There are certain behaviors at work that can lead others to think less kindly of you. For example, if you're a disorganized person who constantly misses deadlines, you may get pegged as unreliable. And if you're the type who tends to shoot down other people's ideas and refuse outside input, you may come off as stubborn or a know-it-all. But there's one workplace habit that your colleagues might loathe even more: your tendency to come to the office while sick.
It's not an uncommon practice. Global staffing firm Accountemps says that 90% of professionals show up to the office sick at least sometimes. And of that 90%, 33% always come to work when they're sick.
If you've been dragging yourself into the office when you're really not well, you should know that the folks around you probably don't appreciate it -- and put an end to that unhealthy habit.
Why do employees come to work sick?
First, let's be clear: There's a difference between harboring a mild cold or lingering cough and actually being sick. If you're largely feeling like yourself despite a few bothersome symptoms, coming to work is a fairly reasonable thing to do, particularly if there's no fever involved. But if you're hacking up phlegm, dealing with a stomach bug, or effectively feel like your body was slammed into by a bus, then it's a sign that you don't belong at the office, but rather, in bed at home.
Still, an overwhelming majority of workers force themselves to come to the office when they're truly not well, and the reasons aren't surprising. According to Accountemps, 54% of employees who show up to work with bad cold or flu symptoms do so because they can't afford to fall behind on their responsibilities. Meanwhile, 40% don't want to use up their sick days.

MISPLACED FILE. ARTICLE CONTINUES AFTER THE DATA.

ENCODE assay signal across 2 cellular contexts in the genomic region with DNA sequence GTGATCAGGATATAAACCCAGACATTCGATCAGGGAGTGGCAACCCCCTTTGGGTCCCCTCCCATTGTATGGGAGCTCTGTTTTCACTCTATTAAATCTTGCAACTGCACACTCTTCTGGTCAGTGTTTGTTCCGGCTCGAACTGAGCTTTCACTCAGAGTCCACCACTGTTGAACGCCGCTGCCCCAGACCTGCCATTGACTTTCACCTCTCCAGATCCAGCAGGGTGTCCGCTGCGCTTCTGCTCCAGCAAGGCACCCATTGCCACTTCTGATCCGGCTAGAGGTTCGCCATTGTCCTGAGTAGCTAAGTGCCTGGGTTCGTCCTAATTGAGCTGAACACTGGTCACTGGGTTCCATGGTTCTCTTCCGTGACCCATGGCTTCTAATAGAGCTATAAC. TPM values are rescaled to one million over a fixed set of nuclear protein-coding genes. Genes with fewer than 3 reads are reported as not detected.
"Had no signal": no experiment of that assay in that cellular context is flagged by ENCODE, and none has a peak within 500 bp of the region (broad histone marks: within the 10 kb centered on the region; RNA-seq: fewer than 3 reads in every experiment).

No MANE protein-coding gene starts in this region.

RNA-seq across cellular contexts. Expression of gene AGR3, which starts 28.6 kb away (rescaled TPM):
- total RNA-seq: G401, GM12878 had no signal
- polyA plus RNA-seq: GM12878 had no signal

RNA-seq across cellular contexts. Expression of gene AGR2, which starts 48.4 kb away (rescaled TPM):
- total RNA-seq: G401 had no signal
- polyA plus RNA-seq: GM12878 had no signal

Then there's the 34% of workers who say they feel pressure from their employers to come to work even when they're sick. And 25% of workers show up sick because their colleagues do the same thing.
Here's the problem, though: When you come to work sick, you often wind up infecting other people and doing a poor job because you're too ill to focus. Not only that, but you risk incurring the wrath of the people around you who aren't interested in catching your germs.
A better bet? Stay home when you're sick, and give yourself a chance to recover. If you're worried about your workload, do what you can from home. Check emails, work on presentations, and hammer out reports from your living room couch or bed, where you won't risk spreading whatever ailment you're grappling with. And if you're worried about using up too much time off, talk to your manager about making up those days by coming in on a weekend when you're feeling better.
Going to work while sick is a bad idea, no matter your reason for doing it. The next time you're truly ill-equipped to drag yourself into the office, call out and keep your germs to yourself. Your colleagues will thank you for it.